Daily Topics - Tuesday August 26th, 2014

Catch The Thom Hartmann Program LIVE M-F 12 noon to 3pm ET / Join Thom in our chatroom during the program!

Be sure to check out our new video: CARBON
- narrated by Leonardo DiCaprio

Hour One: Will you boycott the King? Senator Sherrod Brown (D-OH)

Hour Two: Could peace be a reality soon in Ukraine? Stephen Cohen, The Nation Magazine

Talk Radio News
- Victoria Jones

Hour Three: Toxic seafood...on your table? Michael Okwu, Al Jazeera America


mathboy's picture
mathboy 8 years 15 weeks ago

How could we even get to the point where corporate profits are not taxed based on where they're earned, but rather on some arbitrarily chosen point on the Earth's surface?

mathboy's picture
mathboy 8 years 15 weeks ago

To be clear, the pronunciations of "alga", "algae", and "algal" are, respectively, /al-guh/, /al-jee/, and /al-gull/. The alternation of the sound of the g is due to a strict adherence to the rule that words taken from Latin and Greek always soften c's and g's before e, i, y, ae and oe (the last two because they are treated as e for pronunciation as well).

There is no situational allowance for a c or g to be softened in the absence of those vowels, but 2 exceptions have arisen: "suggest" and "exaggerate", in which the double g must have come to be pronounced single before the sound evolved to a /j/.

There is a general allowance on a word-by-word basis elsewhere in English for a g to be hard before those vowels, and there is one such exception in a Greek-derived word: the prefix "gyneco-". I don't know if it's because a soft g would make it sound too much like "vagina" or what. (Actually a second example is "giga-", but that's not fimly established--in "Back to the Future", Doc Brown pronounces "gigawatt" /jih-ga-waht/", according to the rule. Somehow computer people hadn't picked up on that when they coined "gigabyte".)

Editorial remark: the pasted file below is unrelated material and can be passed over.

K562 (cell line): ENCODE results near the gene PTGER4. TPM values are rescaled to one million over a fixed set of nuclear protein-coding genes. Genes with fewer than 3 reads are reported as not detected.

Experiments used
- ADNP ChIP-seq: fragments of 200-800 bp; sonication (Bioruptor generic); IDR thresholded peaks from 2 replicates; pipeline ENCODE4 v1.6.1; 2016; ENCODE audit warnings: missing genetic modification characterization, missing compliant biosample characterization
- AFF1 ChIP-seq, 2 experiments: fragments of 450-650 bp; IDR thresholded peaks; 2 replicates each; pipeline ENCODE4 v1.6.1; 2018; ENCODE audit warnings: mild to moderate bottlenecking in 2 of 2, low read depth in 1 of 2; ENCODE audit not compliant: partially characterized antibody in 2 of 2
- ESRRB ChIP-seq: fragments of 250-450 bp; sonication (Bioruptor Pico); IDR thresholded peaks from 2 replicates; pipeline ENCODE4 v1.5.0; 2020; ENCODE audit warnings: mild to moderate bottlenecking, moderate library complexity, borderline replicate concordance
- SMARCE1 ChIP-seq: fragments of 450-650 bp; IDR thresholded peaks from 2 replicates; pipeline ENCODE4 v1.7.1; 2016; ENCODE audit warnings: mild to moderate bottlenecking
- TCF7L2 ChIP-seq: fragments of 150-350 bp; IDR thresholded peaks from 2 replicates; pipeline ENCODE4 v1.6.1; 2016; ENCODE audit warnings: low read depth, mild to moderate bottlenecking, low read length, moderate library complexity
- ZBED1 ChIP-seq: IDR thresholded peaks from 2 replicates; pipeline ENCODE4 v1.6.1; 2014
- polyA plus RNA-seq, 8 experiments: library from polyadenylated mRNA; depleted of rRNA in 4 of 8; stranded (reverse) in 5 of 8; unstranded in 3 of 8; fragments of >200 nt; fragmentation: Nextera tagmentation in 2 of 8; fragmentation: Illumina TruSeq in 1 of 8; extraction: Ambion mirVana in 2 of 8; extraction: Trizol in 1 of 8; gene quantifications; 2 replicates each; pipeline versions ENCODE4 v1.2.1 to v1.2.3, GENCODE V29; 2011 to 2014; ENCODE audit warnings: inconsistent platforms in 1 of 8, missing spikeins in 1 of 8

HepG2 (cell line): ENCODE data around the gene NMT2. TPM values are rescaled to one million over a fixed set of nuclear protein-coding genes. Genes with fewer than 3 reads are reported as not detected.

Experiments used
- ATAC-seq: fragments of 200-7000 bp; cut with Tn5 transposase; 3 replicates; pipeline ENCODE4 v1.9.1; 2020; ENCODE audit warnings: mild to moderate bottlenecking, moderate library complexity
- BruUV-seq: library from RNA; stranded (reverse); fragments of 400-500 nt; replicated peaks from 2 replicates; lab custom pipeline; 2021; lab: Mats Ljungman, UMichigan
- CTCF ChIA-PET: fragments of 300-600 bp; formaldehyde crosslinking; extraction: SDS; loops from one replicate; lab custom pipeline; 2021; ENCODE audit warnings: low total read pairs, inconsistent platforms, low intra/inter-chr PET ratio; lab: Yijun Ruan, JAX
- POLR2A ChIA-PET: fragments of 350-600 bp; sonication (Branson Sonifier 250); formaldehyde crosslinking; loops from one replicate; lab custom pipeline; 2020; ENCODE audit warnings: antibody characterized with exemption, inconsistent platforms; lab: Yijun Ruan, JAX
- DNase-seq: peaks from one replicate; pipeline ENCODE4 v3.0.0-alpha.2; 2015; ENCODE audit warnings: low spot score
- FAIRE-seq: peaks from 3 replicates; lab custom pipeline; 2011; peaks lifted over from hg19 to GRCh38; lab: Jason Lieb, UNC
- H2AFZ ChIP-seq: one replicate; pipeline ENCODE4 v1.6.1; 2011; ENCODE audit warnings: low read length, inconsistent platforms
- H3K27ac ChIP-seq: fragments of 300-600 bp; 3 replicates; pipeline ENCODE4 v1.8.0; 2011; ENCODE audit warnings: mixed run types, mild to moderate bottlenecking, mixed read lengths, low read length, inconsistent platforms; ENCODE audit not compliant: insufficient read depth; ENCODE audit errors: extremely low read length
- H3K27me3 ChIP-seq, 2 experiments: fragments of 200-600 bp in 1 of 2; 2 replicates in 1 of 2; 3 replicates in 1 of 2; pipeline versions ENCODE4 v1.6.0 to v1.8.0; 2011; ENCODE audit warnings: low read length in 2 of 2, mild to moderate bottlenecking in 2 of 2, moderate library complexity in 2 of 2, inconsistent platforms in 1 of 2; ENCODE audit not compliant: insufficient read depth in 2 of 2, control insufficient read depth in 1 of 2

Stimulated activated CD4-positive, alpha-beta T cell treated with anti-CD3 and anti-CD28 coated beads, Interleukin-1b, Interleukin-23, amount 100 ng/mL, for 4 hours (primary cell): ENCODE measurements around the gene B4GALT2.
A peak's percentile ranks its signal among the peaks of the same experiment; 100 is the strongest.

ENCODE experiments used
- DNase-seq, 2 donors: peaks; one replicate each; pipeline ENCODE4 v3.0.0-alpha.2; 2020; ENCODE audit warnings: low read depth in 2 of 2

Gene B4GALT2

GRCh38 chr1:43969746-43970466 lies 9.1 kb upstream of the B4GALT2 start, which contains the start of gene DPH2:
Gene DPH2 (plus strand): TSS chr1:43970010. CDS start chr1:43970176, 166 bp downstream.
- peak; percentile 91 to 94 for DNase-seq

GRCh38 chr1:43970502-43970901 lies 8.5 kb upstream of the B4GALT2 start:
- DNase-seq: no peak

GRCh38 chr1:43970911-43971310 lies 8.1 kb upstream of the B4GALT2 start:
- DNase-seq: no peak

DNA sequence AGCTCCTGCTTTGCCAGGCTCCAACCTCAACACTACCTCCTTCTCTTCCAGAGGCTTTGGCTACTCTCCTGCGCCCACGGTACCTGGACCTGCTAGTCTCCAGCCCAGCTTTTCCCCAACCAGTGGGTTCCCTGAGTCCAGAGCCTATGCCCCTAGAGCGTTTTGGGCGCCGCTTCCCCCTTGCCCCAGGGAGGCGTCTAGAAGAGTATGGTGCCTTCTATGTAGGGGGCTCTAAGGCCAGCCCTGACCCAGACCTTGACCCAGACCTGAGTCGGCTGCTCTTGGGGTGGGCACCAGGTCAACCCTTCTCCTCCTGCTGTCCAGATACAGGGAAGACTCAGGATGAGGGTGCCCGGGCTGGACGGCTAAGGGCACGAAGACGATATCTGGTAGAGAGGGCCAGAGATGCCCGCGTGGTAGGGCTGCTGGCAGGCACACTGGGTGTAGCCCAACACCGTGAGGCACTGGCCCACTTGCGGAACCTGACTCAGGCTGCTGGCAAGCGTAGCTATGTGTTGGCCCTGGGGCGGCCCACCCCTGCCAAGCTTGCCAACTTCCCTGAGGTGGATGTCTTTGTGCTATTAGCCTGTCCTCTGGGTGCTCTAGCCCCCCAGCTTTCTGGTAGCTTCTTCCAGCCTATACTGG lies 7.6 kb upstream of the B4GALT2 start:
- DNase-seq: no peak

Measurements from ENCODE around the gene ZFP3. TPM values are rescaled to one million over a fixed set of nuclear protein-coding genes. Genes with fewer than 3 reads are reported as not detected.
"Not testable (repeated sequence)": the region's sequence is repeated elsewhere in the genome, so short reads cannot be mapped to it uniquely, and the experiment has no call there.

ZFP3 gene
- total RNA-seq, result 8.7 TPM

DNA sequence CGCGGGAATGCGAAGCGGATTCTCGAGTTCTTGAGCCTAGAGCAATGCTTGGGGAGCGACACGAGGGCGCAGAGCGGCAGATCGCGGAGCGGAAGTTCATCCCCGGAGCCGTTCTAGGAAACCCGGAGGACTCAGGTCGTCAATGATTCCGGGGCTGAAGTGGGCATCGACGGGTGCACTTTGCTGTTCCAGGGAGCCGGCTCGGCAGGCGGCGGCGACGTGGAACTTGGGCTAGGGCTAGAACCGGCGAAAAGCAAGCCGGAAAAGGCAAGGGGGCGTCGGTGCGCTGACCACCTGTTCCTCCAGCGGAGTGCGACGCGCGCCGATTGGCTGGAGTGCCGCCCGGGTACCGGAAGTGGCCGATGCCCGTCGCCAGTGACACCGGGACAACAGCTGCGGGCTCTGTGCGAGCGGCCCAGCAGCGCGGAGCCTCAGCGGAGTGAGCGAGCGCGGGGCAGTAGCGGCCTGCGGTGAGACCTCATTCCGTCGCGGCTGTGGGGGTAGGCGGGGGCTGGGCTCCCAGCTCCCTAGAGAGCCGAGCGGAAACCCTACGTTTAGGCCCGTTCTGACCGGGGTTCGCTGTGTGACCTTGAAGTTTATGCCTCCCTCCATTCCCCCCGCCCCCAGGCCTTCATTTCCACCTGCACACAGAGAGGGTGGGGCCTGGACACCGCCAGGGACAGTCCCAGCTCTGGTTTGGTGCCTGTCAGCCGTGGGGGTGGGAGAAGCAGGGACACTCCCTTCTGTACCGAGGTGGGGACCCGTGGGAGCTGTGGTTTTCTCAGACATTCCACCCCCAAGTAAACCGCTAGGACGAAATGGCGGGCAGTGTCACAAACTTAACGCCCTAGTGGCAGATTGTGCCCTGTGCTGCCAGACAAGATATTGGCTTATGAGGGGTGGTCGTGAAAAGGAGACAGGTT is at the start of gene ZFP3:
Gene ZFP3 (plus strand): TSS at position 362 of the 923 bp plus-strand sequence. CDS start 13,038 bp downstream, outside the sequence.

There is no situational allowance for a c to be hard before those vowels, but 2 exceptions have arisen: "soccer", derived from the word "association", which has no /k/ sound (so that's confusing); and "Celtic", which was reverted to a hard c by someone else ignorant of the evolution of European languages: http://en.wikipedia.org/wiki/Pronunciation_of_Celtic#Pronunciation

mathboy's picture
mathboy 8 years 15 weeks ago

The problem with a funding bonus for the school with the highest parental voting rate is that it might be construed as paying people to vote.

Thom's Blog Is On the Move

Hello All

Today, we are closing Thom's blog in this space and moving to a new home.

Please follow us across to hartmannreport.com - this will be the only place going forward to read Thom's blog posts and articles.

From The Thom Hartmann Reader:
"With the ever-growing influence of corporate CEOs and their right-wing allies in all aspects of American life, Hartmann’s work is more relevant than ever. Throughout his career, Hartmann has spoken compellingly about the value of people-centered democracy and the challenges that millions of ordinary Americans face today as a result of a dogma dedicated to putting profit above all else. This collection is a rousing call for Americans to work together and put people first again."
Richard Trumka, President, AFL-CIO
From Screwed:
"The powers that be are running roughshod over the powers that OUGHT to be. Hartmann tells us what went wrong — and what you and I can do to help set American right again."
Jim Hightower, National Radio Commentator, Writer, Public Speaker, and author of the bestselling Thieves in High Places
From The Thom Hartmann Reader:
"Right through the worst of the Bush years and into the present, Thom Hartmann has been one of the very few voices constantly willing to tell the truth. Rank him up there with Jon Stewart, Bill Moyers, and Paul Krugman for having the sheer persistent courage of his convictions."
Bill McKibben, author of Eaarth